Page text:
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Qantas Drops International Flights Through March 2021

Qantas A380, Flickr/ERIC SALARD

Australian carrier Qantas is grounding their international flights through the rest of 2020 and into the next year, as the COVID-19 pandemic continues to ravage the travel space. Although flyers can still book international trips through the airline, they will be serviced by partner airlines.

International flyers hoping to visit Australia before 2021 won’t be able to do it with Qantas. Executive Traveller reports the airline has pulled all international flights from their website through March 2021, as the COVID-19 pandemmic continues to ravage the travel space.

Flights to London, New York and Other Destinations Off the Table

As it currently stands, flights are not yet cancelled, nor are previous bookings being returned to customers. Instead, the airline is no long accepting bookings on future international flights on Qantas aircraft. Instead, flyers booking through the carrier are being directed to flights aboard partner airlines, including British Airways, Cathay Pacific and Emirates.

Because the airline is no longer accepting bookings, the next reasonable conclusion is that Qantas will ultimately cancel scheduled flights. Excluded from this international ban is New Zealand, which declared themselves “COVID-19 Free” on June 8, 2020. Since then, at least two travelers presenting with the viral infection arrived in the island nation.

The move comes weeks after Qantas CEO Alan Joyce told Executive Traveller he did not expect international travel to resume at any significant level until next year. His comments reflect those of analysts, many of whom also agree that airlines may not resume normal operations until 2021 at the earliest.

“We might get trans-Tasman (travel) before then, we may get other nations opening up with bubbles,” Joyce said, as quoted by Executive Traveller. “”We have to be realistic about it and say with what’s happening in the rest of the globe it is probably an extended period of time.”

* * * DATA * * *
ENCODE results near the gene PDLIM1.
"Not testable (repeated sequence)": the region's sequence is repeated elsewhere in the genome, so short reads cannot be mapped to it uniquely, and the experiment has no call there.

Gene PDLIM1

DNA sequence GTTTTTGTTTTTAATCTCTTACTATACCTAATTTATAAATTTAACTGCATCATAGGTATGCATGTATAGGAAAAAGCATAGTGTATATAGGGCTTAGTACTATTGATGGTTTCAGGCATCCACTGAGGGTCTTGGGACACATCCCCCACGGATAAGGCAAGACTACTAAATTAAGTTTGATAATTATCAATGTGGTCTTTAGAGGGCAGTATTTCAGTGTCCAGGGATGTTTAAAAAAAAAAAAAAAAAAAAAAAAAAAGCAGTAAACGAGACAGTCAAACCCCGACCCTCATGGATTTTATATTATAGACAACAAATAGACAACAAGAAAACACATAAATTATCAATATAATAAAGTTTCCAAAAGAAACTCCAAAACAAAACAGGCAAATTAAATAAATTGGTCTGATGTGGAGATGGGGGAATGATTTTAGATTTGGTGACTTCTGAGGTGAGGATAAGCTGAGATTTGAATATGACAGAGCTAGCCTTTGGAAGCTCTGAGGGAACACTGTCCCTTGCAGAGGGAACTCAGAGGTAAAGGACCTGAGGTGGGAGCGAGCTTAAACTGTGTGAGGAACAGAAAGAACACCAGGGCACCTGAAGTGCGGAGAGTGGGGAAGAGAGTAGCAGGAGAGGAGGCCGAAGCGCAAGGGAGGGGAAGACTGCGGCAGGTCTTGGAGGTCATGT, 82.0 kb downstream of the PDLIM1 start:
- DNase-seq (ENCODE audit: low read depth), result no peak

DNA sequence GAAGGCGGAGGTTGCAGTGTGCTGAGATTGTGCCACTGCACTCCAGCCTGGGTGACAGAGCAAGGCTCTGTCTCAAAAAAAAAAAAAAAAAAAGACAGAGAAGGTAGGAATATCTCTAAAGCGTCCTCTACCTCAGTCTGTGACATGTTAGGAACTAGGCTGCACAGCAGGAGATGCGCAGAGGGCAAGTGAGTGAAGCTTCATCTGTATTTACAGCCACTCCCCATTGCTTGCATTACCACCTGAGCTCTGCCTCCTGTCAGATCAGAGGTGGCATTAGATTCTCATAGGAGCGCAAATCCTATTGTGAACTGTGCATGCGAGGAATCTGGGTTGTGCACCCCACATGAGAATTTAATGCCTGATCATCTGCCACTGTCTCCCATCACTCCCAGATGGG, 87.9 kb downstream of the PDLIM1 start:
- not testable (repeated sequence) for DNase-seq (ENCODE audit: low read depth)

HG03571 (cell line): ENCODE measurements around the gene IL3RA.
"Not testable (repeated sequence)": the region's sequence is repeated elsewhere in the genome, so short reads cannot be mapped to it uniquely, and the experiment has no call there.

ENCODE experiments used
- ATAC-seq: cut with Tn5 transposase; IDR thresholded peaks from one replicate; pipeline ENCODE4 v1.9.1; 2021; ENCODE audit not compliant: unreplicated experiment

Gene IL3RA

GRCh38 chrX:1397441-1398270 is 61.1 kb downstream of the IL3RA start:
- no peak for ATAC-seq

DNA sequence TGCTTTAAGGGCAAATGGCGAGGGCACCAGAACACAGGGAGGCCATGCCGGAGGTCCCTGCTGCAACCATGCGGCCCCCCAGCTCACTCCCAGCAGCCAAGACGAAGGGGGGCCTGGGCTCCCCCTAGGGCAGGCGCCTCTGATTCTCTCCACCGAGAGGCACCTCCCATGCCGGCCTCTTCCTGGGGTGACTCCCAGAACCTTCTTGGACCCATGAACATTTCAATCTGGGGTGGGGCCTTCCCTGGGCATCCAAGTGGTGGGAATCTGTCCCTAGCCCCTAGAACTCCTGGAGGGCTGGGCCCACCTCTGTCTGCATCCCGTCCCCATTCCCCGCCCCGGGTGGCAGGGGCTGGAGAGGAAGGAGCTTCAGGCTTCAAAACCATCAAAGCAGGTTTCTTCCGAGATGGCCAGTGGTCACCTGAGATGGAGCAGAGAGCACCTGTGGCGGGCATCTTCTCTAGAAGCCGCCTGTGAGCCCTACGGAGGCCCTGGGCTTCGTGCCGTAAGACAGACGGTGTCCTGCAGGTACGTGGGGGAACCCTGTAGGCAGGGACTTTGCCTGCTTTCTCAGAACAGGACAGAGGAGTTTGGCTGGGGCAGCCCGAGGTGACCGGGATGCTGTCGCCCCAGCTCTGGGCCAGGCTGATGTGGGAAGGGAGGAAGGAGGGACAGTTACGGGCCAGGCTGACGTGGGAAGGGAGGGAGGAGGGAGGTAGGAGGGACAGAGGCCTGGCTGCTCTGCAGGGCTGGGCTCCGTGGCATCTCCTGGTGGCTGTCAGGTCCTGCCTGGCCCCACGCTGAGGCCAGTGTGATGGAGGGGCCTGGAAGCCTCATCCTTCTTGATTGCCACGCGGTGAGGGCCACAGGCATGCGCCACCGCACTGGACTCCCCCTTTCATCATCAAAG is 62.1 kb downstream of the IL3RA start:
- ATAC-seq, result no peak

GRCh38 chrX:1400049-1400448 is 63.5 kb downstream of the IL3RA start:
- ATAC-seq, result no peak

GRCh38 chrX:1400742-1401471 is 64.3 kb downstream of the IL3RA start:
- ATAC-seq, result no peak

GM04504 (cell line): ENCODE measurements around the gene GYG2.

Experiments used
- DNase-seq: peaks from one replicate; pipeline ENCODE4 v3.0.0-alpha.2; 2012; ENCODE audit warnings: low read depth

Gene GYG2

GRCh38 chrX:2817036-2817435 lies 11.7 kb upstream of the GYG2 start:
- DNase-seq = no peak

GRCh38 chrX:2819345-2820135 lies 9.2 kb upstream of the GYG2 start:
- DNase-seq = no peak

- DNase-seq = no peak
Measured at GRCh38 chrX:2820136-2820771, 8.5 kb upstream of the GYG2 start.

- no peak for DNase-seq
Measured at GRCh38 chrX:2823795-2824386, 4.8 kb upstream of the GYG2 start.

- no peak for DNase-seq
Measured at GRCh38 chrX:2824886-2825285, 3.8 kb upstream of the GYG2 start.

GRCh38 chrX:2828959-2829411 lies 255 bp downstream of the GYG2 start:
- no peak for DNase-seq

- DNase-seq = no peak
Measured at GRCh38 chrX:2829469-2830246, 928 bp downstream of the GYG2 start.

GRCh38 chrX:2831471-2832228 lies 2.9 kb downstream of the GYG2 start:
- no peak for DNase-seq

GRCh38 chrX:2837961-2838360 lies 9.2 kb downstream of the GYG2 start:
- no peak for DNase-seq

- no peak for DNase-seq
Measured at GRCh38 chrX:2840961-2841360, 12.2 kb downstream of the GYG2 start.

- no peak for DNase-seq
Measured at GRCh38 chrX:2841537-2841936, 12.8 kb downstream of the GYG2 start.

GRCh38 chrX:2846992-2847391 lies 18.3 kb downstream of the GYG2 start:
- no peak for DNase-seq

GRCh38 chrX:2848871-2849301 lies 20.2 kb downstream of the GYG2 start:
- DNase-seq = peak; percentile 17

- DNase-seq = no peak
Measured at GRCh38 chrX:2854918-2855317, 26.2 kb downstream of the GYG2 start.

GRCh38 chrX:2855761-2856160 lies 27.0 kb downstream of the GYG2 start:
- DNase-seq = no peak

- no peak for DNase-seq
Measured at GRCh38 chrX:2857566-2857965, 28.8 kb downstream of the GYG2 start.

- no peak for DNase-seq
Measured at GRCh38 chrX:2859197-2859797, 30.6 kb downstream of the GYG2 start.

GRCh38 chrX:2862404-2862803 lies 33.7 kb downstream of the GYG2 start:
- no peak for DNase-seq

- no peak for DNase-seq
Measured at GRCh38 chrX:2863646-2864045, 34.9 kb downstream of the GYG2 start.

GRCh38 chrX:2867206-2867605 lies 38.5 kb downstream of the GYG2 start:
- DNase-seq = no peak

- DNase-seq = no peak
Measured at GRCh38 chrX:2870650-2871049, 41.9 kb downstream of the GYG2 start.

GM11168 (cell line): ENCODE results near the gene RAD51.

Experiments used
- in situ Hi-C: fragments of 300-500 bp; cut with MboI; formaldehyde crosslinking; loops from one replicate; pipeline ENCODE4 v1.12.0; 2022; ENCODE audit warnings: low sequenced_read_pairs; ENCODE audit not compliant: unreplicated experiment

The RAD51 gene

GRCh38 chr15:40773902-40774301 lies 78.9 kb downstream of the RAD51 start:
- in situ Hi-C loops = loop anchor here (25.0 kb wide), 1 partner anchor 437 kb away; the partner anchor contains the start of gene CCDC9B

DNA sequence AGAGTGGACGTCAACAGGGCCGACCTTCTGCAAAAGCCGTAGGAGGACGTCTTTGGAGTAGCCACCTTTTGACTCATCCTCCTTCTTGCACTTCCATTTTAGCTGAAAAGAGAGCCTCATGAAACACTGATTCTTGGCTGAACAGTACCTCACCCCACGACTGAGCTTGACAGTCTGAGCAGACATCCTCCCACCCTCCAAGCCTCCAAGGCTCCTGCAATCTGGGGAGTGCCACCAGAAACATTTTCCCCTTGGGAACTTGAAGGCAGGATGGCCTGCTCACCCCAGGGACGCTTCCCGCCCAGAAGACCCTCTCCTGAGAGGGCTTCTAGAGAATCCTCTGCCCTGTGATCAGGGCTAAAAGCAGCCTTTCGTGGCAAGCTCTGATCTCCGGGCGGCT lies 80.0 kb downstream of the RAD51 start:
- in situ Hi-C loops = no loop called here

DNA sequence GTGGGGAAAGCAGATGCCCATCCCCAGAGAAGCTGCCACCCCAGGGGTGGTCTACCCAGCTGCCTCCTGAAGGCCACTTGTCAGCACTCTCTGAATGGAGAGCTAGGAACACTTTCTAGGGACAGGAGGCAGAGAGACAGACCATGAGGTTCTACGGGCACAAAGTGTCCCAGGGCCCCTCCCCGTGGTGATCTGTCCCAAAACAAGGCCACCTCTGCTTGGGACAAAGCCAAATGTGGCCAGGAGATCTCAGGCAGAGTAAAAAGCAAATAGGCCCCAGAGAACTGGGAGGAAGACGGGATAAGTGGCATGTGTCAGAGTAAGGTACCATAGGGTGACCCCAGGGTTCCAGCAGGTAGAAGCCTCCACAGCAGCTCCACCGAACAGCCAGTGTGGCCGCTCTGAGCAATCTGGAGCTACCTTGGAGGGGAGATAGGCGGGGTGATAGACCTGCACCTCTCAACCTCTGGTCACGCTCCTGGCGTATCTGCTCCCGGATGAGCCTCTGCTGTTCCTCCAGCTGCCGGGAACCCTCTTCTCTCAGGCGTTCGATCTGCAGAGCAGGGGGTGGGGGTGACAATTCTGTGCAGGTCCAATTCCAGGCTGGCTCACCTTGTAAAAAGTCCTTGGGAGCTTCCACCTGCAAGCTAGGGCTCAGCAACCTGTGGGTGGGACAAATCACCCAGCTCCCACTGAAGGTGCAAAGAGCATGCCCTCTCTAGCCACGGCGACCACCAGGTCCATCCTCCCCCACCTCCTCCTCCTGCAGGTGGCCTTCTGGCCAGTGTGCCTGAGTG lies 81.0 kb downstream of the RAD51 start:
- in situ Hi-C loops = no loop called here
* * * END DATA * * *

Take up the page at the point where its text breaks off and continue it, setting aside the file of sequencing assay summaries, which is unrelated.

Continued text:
Other Airlines Reducing Focus on International Travel

Qantas is not the only carrier concerned that COVID-19 will ground international travelers for the foreseeable future. In Delta Air Lines’ second quarter report, the airline noted that international traffic was down between 52 percent and 69 percent. For the Pacific region, total passenger traffic dropped to 59 percent.

corbetti July 21, 2020

maybe someone will come out and explicitly say how much a human life is worth, and at what age. That would help with the calculus of how many should we let die vs the cost to the economies of locking down. It's always about the money, right?

ND Sol July 20, 2020

Lucanesque, I assume you pulled your info from an article in The Economist, which you read wrong. The article stated, "The median covid-19 sufferer in America is a 48-year-old". That is the median age for cases, not deaths. The article the Economist linked to is https://www.cdc.gov/mmwr/volumes/69/wr/pdfs/mm6924e2-H.pdf . Also from a similar CDC study, "Median decedent age was 78 years", which makes your statement off by 30 years. https://www.cdc.gov/mmwr/volumes/69/wr/mm6928e1.htm . What you said about Listerone can be said about you, "what a ridiculous thing to say".

ednumrich July 18, 2020

OZFLYER86's comment ("Only the unhealthy die") falls into the "superspreader" category. Not of COVID19, however, which is odorless . . .

OZFLYER86 July 18, 2020

Listerone is 100% correct. Only the unhealthy die. Elderly are all unhealthy & shouldn't be going anywhere. Qantas talk of March start to international is a conn. They have an agenda to lower their costs, which makes sense. Think we'll see flights to NZ from Australia unrestricted in 6 weeks & well before Xmas to most destinations ex Australia on Qantas & other airlines. Might not be pre corona schedule though. Maybe 50-75% of previous years schedule.

apeortdz July 17, 2020

@Lucanesque what a ridiculous thing to say. The world economy has been decimated. Most of us are suffering economically in a bad way. A few deaths is a fair price to pay.